Noelle Ahearn and Odette O'Connor on picket duty outside South Tipperary General Hospital
Nurses protesting outside South Tipperary General Hospital (STGH) are part of the nationwide campaign against under-staffing, but they point out that there are particular problems in the Clonmel hospital that need to be addressed.
And that problem will become more acute when the planned modular unit is in operation.
“That unit needs to be staffed and where will they find the nurses,” asked Odette O'Connor.
“That will be a big issue. The build will be provided but where will the nurses be found,” she added.
That's a view shared by INMO industrial relations officer Liz Curran, who represents the union's members in South Tipperary.
She said the HSE has begun a recruitment drive for nurses for South Tipperary General Hospital's new 40 bed modular unit but she claimed it was having difficulty hiring the number of nurses needed for the unit.
Compounding this was the fact there was already a shortage of nursing staff on the existing wards in the hospital.
She said when the HSE did recruit nurses for STGH and other hospitals it found it difficult to retain them because of the stressful working conditions and pay.
"The pay scale is the biggest barrier to recruiting and retaining nurses. The staffing and pay issues are interconnected," Ms Curran argued.
Speaking on the picket line, Odette O'Connor also raised concerns over staffing levels and bed capacity in South Tipperary General Hospital that are specific to the hospital. She pointed out that the hospital has 168 in-patients beds, a very busy emergency department and at any time there could be twenty to thirty five people waiting for a bed.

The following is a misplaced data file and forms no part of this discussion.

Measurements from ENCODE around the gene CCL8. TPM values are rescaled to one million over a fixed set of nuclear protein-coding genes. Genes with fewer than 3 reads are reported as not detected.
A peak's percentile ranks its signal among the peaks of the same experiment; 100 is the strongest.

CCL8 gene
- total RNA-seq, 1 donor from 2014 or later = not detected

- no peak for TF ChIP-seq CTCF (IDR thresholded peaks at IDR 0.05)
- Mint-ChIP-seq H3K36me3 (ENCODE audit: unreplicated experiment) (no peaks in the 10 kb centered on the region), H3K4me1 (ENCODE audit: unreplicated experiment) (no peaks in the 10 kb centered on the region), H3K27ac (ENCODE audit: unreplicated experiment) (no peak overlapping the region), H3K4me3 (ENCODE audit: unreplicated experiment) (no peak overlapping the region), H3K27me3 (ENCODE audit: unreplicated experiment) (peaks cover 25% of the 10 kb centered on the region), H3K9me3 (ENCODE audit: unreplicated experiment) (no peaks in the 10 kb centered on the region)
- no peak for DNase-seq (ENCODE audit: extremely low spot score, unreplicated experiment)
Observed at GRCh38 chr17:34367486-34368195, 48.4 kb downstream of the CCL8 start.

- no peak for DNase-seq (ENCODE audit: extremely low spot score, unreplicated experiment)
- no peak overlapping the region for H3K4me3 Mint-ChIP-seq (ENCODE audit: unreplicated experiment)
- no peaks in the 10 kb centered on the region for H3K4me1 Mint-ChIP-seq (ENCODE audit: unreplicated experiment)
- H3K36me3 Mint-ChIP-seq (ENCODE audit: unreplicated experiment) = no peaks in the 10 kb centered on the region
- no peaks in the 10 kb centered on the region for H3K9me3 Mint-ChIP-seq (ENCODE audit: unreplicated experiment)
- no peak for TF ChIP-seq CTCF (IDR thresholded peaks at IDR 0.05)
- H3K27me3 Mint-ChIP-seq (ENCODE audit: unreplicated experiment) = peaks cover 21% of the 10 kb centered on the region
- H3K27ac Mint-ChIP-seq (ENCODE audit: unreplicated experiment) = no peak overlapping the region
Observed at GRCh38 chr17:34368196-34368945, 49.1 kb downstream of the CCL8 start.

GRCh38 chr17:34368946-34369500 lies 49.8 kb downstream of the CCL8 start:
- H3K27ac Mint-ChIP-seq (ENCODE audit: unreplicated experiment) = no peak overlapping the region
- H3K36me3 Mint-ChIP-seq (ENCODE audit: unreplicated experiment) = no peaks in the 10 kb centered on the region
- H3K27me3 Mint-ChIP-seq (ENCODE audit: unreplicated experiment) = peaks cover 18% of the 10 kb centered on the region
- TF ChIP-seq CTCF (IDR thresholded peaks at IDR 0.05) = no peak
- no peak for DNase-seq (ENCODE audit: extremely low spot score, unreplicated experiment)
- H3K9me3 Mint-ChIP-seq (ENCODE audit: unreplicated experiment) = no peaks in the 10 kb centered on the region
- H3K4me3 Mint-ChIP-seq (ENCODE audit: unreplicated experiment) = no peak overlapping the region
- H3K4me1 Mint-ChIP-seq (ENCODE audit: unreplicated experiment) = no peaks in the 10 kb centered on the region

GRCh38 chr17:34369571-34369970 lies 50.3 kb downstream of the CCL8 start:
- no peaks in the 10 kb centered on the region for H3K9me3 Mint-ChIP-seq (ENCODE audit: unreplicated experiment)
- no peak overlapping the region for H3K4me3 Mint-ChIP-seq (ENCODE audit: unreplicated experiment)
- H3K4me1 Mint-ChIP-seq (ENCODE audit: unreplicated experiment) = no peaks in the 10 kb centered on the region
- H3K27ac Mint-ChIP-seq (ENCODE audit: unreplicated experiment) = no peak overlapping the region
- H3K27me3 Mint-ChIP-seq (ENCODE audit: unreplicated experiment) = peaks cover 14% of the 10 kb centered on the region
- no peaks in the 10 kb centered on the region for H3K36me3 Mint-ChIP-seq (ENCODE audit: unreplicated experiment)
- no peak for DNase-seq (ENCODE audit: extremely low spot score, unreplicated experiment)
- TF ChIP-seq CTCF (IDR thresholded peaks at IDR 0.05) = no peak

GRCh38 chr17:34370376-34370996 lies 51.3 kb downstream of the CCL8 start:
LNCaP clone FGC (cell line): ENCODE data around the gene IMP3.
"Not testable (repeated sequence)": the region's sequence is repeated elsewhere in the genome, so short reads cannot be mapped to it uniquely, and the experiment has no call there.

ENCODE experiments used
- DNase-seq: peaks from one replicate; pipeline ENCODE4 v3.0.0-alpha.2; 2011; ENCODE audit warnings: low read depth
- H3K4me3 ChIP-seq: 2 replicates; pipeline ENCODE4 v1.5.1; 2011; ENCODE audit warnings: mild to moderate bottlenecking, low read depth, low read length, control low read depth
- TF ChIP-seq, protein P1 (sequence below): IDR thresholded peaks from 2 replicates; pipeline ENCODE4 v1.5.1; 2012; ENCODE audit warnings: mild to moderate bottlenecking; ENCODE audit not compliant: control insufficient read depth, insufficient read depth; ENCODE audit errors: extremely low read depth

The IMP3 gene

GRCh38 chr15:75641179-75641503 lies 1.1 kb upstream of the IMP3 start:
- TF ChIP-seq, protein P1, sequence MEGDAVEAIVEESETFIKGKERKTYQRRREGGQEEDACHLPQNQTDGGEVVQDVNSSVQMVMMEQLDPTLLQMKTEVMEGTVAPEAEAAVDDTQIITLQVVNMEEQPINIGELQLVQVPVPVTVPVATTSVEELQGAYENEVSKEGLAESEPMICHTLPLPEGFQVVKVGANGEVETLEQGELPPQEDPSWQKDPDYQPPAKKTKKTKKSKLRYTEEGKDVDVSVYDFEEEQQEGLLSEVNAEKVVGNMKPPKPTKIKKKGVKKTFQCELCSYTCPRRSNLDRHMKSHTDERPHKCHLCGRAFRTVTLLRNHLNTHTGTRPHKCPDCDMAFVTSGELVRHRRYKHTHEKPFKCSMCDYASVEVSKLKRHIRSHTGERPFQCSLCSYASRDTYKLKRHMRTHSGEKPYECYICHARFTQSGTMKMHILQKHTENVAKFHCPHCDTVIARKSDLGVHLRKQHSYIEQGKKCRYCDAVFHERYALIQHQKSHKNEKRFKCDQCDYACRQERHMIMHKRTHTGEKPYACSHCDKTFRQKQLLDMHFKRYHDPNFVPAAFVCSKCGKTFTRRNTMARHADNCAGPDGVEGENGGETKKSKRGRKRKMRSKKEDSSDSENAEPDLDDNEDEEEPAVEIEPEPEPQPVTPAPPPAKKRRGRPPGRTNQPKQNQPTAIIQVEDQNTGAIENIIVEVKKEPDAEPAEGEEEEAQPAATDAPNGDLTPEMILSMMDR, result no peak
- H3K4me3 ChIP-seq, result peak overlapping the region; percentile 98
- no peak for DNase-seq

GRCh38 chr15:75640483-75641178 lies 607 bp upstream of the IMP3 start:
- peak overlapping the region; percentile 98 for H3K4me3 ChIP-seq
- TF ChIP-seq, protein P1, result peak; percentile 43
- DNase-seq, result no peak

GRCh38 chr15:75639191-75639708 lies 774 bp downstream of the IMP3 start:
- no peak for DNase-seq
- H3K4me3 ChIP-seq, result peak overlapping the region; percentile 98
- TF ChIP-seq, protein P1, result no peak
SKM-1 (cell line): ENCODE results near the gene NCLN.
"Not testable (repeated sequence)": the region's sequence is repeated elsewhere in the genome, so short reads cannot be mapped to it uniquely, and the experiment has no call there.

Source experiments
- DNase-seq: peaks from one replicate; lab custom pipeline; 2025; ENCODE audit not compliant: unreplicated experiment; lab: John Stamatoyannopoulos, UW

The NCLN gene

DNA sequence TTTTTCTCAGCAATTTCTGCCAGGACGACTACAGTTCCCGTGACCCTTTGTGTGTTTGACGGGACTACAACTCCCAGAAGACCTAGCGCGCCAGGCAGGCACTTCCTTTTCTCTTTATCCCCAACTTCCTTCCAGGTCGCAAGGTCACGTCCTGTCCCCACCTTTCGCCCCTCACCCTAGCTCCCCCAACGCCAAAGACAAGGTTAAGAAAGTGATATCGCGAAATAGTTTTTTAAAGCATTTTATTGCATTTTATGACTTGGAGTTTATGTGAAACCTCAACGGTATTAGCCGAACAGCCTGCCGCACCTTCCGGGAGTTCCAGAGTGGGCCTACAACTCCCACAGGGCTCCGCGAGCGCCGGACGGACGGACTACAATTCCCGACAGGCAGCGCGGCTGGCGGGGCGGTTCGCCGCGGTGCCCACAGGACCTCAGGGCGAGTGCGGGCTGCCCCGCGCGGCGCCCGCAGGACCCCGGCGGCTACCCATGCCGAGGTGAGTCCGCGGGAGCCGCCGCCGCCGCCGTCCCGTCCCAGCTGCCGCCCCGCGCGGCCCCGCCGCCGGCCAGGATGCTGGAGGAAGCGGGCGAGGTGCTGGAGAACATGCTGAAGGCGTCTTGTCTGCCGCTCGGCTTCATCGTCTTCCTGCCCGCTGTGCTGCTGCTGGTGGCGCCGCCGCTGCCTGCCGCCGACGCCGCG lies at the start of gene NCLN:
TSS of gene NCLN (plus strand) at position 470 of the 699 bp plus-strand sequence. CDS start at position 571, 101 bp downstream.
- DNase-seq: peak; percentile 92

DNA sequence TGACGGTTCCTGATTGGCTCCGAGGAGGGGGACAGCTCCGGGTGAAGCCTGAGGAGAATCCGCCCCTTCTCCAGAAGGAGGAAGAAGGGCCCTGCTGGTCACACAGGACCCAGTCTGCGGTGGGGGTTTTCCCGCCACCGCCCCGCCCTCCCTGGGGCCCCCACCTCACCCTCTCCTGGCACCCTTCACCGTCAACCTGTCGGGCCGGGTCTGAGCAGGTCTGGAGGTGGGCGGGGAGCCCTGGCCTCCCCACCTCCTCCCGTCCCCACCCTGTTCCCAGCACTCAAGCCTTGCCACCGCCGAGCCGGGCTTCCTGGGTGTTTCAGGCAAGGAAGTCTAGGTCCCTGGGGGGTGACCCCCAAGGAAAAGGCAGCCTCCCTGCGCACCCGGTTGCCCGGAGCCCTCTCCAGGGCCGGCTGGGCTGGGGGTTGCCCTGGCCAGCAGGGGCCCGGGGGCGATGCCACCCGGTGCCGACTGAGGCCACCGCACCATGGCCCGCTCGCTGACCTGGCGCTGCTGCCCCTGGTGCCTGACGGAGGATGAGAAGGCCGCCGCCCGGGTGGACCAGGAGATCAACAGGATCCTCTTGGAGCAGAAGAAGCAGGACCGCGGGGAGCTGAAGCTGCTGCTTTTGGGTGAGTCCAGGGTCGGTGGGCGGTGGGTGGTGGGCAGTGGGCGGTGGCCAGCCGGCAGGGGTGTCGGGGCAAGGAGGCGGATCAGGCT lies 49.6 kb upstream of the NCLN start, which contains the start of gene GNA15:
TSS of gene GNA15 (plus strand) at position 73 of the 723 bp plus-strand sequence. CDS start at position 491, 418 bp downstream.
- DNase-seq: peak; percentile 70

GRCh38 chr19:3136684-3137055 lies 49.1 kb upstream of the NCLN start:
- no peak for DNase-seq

“So that percentage to our overall in-patient bed capacity is very high,” she said.
“Compare that to Cork or one of the big Dublin hospitals where you would have four, five or six hundred in-patient beds and with an overflow of 40 to 45 people it means their percentage is much lower and has less of an impact than in Clonmel. The impact for us is absolutely huge.
“We would have to discharge 30 per cent of our in-patient population to accommodate the overflow and that is not possible with the complexity and illness level of the patients already in beds. I don't think this has been emphasised enough.”
Nurse O'Connor paid tribute to the support they had received from their professional colleagues when speaking on the first day of the strike. She said contingency plans had been drawn up to make sure patients were safely looked after and they had to draw on some of the picketing nurses to ensure that.
The emergency department had also been supplemented with extra doctors from the medical staff and surgical team in a plan put in place by the hospital management.
“We received good support in a very supportive environment and all the patients in our care were safe,” she added.